A second necessarily qualification is that women are not discredited across every domain; women in general are perceived as more credible in traditionally female domains, and less credible in traditionally male domains. For example, male experts are rated as more credible in murder trials, whereas female experts are rated as more credible in custody hearings (Larson & Brodsky 2010; Swendon, Nash, & Roos 1984; Walters 1994; Neal 2014; Mill 2018). This shows that gender bias is context-sensitive. That said, because stereotypically female roles are poorly respected (and poorly compensated), women’s perceived credibility in these roles does little to enhance their overall epistemic standing (or socioeconomic status). Women are seen as experts on ‘trivial’ subjects, and non-experts on ‘serious’ subjects. This creates a double-bind: should women gain expertise on ‘frivolous’ subjects, or face adversity in ‘serious’ discursive spaces?
3. Women’s literature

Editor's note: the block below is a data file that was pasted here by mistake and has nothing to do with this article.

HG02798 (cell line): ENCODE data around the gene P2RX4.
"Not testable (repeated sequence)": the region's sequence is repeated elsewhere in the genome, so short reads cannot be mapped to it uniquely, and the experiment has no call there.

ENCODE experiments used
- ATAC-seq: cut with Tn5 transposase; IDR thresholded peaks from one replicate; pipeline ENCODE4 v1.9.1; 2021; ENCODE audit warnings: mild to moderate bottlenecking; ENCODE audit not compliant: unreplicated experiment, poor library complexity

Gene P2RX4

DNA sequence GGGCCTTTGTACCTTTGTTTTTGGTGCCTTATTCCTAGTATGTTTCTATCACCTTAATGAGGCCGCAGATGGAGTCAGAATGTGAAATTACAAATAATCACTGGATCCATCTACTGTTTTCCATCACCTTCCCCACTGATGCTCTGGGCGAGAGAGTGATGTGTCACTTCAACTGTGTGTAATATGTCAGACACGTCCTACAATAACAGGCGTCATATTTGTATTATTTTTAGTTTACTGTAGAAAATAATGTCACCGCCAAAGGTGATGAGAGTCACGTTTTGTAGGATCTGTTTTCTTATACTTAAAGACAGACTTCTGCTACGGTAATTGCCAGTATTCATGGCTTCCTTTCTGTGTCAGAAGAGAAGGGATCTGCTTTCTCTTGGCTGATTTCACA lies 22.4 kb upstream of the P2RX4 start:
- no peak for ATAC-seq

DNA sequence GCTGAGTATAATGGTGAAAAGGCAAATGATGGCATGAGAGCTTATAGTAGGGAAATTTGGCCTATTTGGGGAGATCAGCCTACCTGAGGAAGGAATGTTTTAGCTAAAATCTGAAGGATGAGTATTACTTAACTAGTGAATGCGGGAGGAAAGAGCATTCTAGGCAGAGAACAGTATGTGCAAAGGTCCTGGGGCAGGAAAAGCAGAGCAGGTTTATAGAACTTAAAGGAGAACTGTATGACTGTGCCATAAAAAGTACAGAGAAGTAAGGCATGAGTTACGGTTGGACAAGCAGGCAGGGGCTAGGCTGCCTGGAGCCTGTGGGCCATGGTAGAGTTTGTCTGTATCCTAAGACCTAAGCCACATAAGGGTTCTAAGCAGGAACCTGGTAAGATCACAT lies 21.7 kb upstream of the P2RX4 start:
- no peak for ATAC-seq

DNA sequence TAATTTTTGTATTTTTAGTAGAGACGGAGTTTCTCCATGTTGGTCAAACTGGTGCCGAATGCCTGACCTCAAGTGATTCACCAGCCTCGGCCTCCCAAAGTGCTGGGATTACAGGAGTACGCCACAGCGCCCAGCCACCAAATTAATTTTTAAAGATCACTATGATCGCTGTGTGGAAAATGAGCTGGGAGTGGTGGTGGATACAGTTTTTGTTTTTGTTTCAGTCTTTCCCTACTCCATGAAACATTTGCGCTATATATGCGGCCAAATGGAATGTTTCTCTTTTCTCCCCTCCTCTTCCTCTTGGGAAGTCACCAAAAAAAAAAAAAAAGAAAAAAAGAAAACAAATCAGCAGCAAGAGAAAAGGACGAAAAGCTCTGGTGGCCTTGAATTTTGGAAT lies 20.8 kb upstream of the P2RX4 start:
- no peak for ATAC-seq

Solnit notes that Esquire‘s 2015 list of “80 Books Every Man Should Read” included only one book by a woman (Flannery O’Connor). This isn’t a rare case of literary sexism, but a symptom of a deeper problem. Amy Hungerford, an English Professor at John Hopkins, argues that we should read, cite, and promote fewer canonized authors because these authors are predominantly male. In a journal called Modernism/modernity, created specifically to diversify literary scholarship, “the top 11 (mostly male) authors cited as subjects [still] claim 41 percent of the articles. Most authors not already canonical appear only once or twice each, never achieving the critical mass of scholarship that motivates further study and writing within the context of scholarly careers, let alone further reading by the general public” (Hungerford 2016). Thus, canonized men still dominate modern literary criticism. Students at Yale recently protested a two-semester course requirement on canonic English literature, in which 100% of the assigned authors were male (Flood 2016). In a press statement, the university argued that it had a responsibility “to provide all students with a generous introduction to the abiding formal and thematic concerns of the English literary tradition,” no matter how white and male those concerns happen to be. The problem is not just that junior scholars are forced to cite and analyze predominantly white, cisgender, male writers if they want to be taken seriously, which might harm the career prospects of junior women. The problem is that immersing students in a swamp of dead-white-male perspectives is harmful to their emotional development.